Ajrak- Usage evident in all levels of society and held in high esteem with the utmost respect given to it.
Tied into Skills and Trade → technology of the subcontinent
Promoting binding identity, where everybody wants good for themselves and for others through this art skill
Prior to modernity, engaging in skill was the universal norm (writing, cooking, etc.)
We are not in our bodies or minds but now in disembodied states
DIGNITY IS ACCESS, through being in your body and engaging through craft → engaged through body (Ghandi convinced of value through skill) VALUE in the skill of producing Ajrak
Only through cultivation of skills that we can escape from reliance on system that keeps us consumers and then we turn into producers and offer something more beautiful to the world (Pakistan market moving towards extreme consumerism, losing connection to land)
It's about equality. Integrated society doesn't separate religion from 'nature from necessity'→ binding force is equality Spirituality of Sindhis connected to land and textile (folk song)
Spiritual healing.meaning of art making INTRINSIC VALUES
Dr. Umar = Dreamers but how can we be practical? Theology and Metaphysics. We live in a living world but have divided world into intimate and non intimate, silent and speaking. But nothing in this world is dead, they all worship God, ex. Bricks are not dead, have atoms that are living molecules and praise God like everything in nature. (in the same way Sindhi sufism praises God through everything around it) We have to respect everything. Land water food all theology, each have rights. Rights of God, rights of servants of God, and rights of animal and livestock. Water has rights can't pollute it. This world is the garden of the animals and have to be their steuart. METAPHYSICS number is independent of matter. Number is not quantity but QUALITY! Changes are art and in everything. Golden ratio, architecture, Artists and Poets already teaching this knowledge to people bc makers of truth and beauty. (we are God's vessels so that his beauty can transpire in the world) value of crafts produced in Khazana
Value of arts: Engaged citizens, Peace Building and healing, Impact on urban life, improving well-being, economic benefits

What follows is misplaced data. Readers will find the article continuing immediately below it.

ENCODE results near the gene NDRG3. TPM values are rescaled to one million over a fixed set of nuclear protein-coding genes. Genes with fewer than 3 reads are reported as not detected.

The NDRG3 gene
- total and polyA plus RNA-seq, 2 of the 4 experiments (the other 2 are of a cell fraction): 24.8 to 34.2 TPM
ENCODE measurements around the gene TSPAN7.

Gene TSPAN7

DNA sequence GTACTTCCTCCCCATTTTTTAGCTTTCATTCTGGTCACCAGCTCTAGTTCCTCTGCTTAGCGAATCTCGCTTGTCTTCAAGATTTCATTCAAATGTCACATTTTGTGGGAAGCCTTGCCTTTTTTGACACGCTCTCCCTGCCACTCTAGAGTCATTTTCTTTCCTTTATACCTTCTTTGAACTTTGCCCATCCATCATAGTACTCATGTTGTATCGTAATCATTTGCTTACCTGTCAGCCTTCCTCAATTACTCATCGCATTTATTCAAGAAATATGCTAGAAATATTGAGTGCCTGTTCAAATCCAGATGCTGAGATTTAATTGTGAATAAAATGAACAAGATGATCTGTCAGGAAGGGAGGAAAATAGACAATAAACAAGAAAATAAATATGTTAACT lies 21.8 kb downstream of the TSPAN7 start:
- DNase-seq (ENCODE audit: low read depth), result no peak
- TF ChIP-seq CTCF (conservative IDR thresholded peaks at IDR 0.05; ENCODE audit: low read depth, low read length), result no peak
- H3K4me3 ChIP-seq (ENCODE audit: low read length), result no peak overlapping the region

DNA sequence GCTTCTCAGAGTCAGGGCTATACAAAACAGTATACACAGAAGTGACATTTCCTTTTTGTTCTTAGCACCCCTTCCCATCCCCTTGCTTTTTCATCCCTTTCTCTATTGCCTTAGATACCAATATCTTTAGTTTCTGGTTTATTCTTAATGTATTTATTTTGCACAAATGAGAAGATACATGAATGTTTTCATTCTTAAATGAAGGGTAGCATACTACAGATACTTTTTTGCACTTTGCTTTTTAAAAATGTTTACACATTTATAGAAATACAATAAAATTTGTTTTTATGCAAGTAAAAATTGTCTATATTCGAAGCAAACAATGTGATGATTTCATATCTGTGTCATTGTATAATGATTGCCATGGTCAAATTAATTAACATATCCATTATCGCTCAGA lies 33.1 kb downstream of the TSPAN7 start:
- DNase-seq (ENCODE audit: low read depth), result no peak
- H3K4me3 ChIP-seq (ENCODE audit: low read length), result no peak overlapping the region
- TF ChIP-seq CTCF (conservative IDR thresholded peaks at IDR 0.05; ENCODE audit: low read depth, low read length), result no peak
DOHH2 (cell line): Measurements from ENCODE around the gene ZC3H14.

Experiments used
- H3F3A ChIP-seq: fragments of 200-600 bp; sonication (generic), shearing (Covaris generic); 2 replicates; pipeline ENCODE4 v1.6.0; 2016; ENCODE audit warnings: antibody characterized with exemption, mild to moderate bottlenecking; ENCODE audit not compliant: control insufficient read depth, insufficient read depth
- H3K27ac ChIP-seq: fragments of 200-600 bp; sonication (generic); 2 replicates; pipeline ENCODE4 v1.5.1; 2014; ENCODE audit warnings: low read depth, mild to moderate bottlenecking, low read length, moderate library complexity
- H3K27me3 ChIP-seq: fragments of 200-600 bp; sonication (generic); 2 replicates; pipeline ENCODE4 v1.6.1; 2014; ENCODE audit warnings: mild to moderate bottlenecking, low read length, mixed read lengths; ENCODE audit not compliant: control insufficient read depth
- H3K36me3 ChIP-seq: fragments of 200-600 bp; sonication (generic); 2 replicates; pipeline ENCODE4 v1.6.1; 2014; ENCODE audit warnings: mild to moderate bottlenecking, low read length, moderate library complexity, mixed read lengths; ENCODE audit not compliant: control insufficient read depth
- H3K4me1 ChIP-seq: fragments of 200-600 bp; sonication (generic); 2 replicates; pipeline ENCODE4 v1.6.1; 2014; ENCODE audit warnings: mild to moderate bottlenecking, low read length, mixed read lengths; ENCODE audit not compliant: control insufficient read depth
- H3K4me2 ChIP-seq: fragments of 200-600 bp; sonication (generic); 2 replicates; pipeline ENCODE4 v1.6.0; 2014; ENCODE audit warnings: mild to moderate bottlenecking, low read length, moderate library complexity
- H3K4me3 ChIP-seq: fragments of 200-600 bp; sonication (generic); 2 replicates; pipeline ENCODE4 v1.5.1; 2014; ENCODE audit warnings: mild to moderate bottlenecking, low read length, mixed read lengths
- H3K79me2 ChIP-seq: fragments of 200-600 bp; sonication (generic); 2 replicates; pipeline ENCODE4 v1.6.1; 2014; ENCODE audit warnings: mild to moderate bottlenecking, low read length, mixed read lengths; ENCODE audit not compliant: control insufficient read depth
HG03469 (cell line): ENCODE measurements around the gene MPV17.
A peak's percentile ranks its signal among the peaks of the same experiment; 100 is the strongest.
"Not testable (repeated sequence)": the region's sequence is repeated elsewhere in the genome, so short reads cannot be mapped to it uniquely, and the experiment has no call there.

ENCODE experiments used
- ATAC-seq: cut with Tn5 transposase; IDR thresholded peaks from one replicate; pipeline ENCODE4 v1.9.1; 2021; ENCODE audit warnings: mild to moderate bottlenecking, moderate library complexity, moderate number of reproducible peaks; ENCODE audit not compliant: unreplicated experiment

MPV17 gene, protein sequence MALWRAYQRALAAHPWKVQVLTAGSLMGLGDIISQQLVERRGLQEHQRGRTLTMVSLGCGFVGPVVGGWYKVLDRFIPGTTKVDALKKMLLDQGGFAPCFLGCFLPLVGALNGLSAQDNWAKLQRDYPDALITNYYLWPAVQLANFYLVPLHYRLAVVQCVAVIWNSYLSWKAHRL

Psychological functions of art: self understanding, hope, remembering
Art and culture→ drive cultural movement, capability approach-->khazana establishing value for women that they pass onto kids, providing a platform, not dictating taste if we're working with them not for them. Center is a Community asset
SPACES how communities imagine spaces open to their agency is crucial in shaping futures their members can devise. A space for women to continue to create Third Space Girls in khazana → improving intrinsic value for better health and education, giving them purpose. Producers, how is it connected to land and water and community? Khazana part of Collective Impact
See it as a means of production not healing or coming together. But what it really is doing is that its rebuilding our intrinsic value to want better things in life like education and health, and giving us a space to cultivate spiritual healing and meaning through art making. Used as a place of healing, not just economic revitalization Transitioning craft center as a place for art making for students
Through practical activities the crafts workers are encouraged to meet and share their experiences with each other. This way the training reduces social isolation and facilitates the artisans in extending their networks. This is a gain by itself, but it also enables them to continue to learn from each other also after the training.
A craft is learned and refined through years of dedicated study and relevant full-time practice, observing and being surrounded by those more proficient—learning through participation. This teaches the correct selection and use of tools, equipment, and materials and develops the ability to know what they are, and are not, capable of in the production of first-class work.
This and exposure to various broad site experiences, enhances the ability to analyse and assess all situations with critical thinking. It facilitates questioning assessment of presented facts, enabling one to draw on this base in order to fully evaluate the presented data to make well-reasoned and informed judgements.